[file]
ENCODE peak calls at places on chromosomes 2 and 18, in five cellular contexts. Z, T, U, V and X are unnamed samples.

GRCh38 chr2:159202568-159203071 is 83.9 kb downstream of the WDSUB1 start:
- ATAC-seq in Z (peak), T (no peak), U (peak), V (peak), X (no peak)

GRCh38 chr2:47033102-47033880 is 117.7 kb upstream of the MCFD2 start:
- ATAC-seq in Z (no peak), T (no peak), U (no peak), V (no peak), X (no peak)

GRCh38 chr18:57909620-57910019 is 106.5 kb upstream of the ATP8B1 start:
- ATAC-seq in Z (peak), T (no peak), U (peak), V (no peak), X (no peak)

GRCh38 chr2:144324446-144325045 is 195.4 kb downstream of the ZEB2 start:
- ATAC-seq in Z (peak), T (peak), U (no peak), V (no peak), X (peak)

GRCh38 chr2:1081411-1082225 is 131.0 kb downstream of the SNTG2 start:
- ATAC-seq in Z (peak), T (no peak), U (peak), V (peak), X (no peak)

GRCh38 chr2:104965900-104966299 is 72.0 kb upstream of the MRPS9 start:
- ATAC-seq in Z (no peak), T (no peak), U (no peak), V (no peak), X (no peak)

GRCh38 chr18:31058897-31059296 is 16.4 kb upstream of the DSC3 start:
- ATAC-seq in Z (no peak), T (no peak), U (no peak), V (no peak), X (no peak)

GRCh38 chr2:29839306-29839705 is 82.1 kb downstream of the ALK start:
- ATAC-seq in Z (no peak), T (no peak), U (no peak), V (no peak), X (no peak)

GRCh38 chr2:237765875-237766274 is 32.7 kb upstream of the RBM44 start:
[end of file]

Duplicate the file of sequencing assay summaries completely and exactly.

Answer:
ENCODE peak calls at places on chromosomes 2 and 18, in five cellular contexts. Z, T, U, V and X are unnamed samples.

GRCh38 chr2:159202568-159203071 is 83.9 kb downstream of the WDSUB1 start:
- ATAC-seq in Z (peak), T (no peak), U (peak), V (peak), X (no peak)

GRCh38 chr2:47033102-47033880 is 117.7 kb upstream of the MCFD2 start:
- ATAC-seq in Z (no peak), T (no peak), U (no peak), V (no peak), X (no peak)

GRCh38 chr18:57909620-57910019 is 106.5 kb upstream of the ATP8B1 start:
- ATAC-seq in Z (peak), T (no peak), U (peak), V (no peak), X (no peak)

GRCh38 chr2:144324446-144325045 is 195.4 kb downstream of the ZEB2 start:
- ATAC-seq in Z (peak), T (peak), U (no peak), V (no peak), X (peak)

GRCh38 chr2:1081411-1082225 is 131.0 kb downstream of the SNTG2 start:
- ATAC-seq in Z (peak), T (no peak), U (peak), V (peak), X (no peak)

GRCh38 chr2:104965900-104966299 is 72.0 kb upstream of the MRPS9 start:
- ATAC-seq in Z (no peak), T (no peak), U (no peak), V (no peak), X (no peak)

GRCh38 chr18:31058897-31059296 is 16.4 kb upstream of the DSC3 start:
- ATAC-seq in Z (no peak), T (no peak), U (no peak), V (no peak), X (no peak)

GRCh38 chr2:29839306-29839705 is 82.1 kb downstream of the ALK start:
- ATAC-seq in Z (no peak), T (no peak), U (no peak), V (no peak), X (no peak)

GRCh38 chr2:237765875-237766274 is 32.7 kb upstream of the RBM44 start: